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Several Networking questions. Powerline, wireless, additional adapters & TV?


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#1 ccualumni

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Posted 12 January 2014 - 08:35 PM

My wireless setup works just fine, but I want to tweak a couple of things. 

 

My basic setup is:

Windows 7 laptop, ipad, iphone and an older pC hooked up directly to the router

Wireless router and a 2nd wireless router running on Tomato connected directly to the primary router. the 2nd router seems to get a better wireless signal in my driveway.  

powerline connected to 1 adapter that has 1 TV connected to it (LG smart TV). Powerline is a Linksys PSL300. 

I have direcTV with the Genie system

 

My questions: 

1. I have an HDTV that does not have internet access or wireless capabilities. What would be the best way to connect it to the internet so that I could watch Netflix (may want to watch other stuff as well)?

...... A. I was thinking a USB wireless dongle or maybe Google Chromecast as it is $35 and about the cheapest option I can find. My 2nd option would be to buy a Roku (never had one before) and hook it up to my TV (may be the best option). 

 

2. I use a powerline network adapter to connect my other TV to the Internet as the wireless was very slow and kept pausing/stuttering when watching Hulu. It works very well with the powerline and has no issues.  

...A. I was thinking that I could set up a 2nd adapter to my powerline and use it to hook up my TV that does not have Internet access. When reviewing my options for a 2nd powerline adapter, I noticed that there are several powerline adapters that will send out a wireless signal and of course that I can probably get a faster connection with a newer powerline unit. 

My question: Does anyone have a suggestion or have used a powerline unit that puts out a wireless signal? Does it just extend your signal or does it send out its own signal? If I want to upgrade my powerline unit, should I upgrade to the wireless one? 

I researched numerous articles and based on the feedback system on Amazon, it looks like following units are top picks: 

TP-LINK TL-PA511 KIT AV500 Powerline Gigabit Adapter Starter Kit, up to 500Mbps TP-LINK TL-PA4010KIT AV500 Nano Powerline Adapter Starter Kit, up to 500Mbps Linksys Powerline AV Wireless Network Extender (PLWK400) [Wireless unit]

The difference seems to be that the Port shows as 10/100M Port and 10/100/1000 Port. Would getting the 1000 Port do anything or is it worth getting? 

I also noted that some say that do not support Gigabit ethernet, but I am not sure what that means. I looked up online and was confused whether or not I needed it. 

 

I know that is a ton of questions, but was curious what I should do before moving forward. Any ideas or suggestions would be greatly appreciated. 

 

Thanks

 

 


Edited by ccualumni, 12 January 2014 - 08:35 PM.


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#2 Greg62702

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Posted 12 January 2014 - 11:10 PM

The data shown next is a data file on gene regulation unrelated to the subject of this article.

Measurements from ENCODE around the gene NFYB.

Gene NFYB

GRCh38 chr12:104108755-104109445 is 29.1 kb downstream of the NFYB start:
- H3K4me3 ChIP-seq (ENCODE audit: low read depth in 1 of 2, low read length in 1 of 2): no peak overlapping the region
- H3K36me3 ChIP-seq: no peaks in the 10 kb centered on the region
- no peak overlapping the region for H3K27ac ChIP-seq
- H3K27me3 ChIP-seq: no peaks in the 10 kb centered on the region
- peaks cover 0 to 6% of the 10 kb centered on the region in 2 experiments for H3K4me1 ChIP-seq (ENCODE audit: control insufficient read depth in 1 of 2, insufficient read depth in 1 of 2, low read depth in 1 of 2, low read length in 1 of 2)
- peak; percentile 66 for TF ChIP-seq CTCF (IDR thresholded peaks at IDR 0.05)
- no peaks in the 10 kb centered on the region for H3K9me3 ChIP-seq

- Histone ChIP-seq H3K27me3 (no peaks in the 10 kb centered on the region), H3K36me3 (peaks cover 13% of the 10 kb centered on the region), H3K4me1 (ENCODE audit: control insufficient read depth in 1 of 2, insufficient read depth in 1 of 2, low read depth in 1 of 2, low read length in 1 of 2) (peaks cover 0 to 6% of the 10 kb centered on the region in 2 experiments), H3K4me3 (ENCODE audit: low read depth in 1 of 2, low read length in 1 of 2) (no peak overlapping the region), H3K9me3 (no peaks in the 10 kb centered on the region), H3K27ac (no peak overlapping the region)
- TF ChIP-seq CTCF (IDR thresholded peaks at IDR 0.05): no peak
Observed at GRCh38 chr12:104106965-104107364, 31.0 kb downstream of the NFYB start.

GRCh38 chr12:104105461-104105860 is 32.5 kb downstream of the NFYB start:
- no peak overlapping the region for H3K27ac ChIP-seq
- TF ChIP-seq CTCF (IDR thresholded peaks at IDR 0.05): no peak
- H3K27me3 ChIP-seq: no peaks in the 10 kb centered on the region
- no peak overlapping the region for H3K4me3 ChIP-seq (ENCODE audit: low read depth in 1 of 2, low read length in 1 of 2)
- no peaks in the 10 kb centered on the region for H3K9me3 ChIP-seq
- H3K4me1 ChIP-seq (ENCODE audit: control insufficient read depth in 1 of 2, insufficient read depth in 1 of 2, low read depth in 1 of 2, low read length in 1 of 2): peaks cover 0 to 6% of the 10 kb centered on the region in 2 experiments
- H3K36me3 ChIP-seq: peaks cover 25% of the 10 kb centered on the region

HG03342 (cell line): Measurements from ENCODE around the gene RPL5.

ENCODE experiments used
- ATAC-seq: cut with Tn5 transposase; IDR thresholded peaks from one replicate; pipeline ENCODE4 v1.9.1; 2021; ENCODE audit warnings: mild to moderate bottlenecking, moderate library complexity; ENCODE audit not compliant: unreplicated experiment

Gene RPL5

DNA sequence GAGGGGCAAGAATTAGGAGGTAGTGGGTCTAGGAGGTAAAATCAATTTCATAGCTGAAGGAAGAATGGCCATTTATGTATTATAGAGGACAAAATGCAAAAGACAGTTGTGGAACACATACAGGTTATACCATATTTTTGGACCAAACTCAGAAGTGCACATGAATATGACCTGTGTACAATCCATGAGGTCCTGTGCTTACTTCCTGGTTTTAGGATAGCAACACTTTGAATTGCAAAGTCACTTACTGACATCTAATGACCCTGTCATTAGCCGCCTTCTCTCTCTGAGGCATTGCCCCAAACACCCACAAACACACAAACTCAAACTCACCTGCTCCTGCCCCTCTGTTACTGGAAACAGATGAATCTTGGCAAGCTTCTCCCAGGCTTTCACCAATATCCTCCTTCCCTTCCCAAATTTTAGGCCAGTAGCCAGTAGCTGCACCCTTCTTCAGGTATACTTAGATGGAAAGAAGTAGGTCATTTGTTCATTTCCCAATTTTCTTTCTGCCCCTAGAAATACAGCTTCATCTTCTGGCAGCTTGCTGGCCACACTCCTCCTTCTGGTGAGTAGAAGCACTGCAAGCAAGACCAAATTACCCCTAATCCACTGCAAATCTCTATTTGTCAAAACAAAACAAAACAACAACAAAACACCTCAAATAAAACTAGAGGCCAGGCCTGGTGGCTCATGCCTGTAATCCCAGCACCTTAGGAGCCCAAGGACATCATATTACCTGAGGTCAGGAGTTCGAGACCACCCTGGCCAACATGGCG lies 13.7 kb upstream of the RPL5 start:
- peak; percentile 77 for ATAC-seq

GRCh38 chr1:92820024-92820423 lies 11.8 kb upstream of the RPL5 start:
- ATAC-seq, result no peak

I use a Sony BDP-S590 Blu-Ray for watching Netflix & Amazon.  I tried Wifi, but ended up just going with Wired Ethernet to the Sony.

 

Can you post a drawing of what your Network actually looks like, to better visualize.  Google Sketch-up has images that you can use for the various Network devices.

 

As for my network layout, I have my U-Verse gateway downstairs on a shelf, along with my Lenovo ix2-4 NAS a Samknows "Whitebox" on top of the NAS, and a Netgear GS108 8 port 10/100/1000 switch for the six wired connections for my lan, a wired IP camera and for the Ted5000 I use to monitor electric use.

 

I have one wired connection upstairs in my living room, that goes to a 5-port Trendnet switch, that has the Blu-Ray, a DirecTV HR44 DVR, and a Trendnet TEW-690AP plugged into that one.  In our back bedroom, we have a Netgear WN802T-AP that serves the Playstation back there, my son's laptop and our HP Officejet 4500 Wifi printer.

 

Right now my network has over 25 devices connected, with five wired devices to the gateway.  I of course found that using the 2-Wire 3800 for Wireless-B & G on some devices, the A/P in the front of the house for those devices in that half of the house and out front, and the Netgear for the back of the house, and out back, until I get farther back, then I jump on the 2-Wire Wireless-G at that point for networking.

 

I still have on mine three lines that are not connected, due to only using three:  One for the wired IP camera, one for the 5-port switch, and one for the Netgear AP.


As for Gigabit Ethernet, it means that you are capable of having a 1,000 mbps connection Peak between devices or Peers.  Also to add, the ChromeCast has to serve off of the device through the network.  We have one for my son, and it is very slow, when you use the CC for showing Google Chrome on the HDtv.  As for Youtube or Netflix, it is pretty good, since it serves off of those sites, not through the device that you are using to share through CC.


Edited by Greg62702, 12 January 2014 - 11:12 PM.


#3 ccualumni

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Posted 13 January 2014 - 11:17 PM

I will try to get a visual drawn up, but really appreciate this advice.

 

I have the w roiiuters in my office, room next to it has the power;line network. Upstairs I have the TV without internet access. If I can find a 3rd powerline adapter, I can just hook up that TV using something up there.

 

Thanks



#4 Greg62702

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Posted 14 January 2014 - 08:42 AM

Trendnet makes a couple of different versions of Powerline adapters.  They make a 250mbps and a 500mbps.  Some can also be expanded with just adding extra units on that network.






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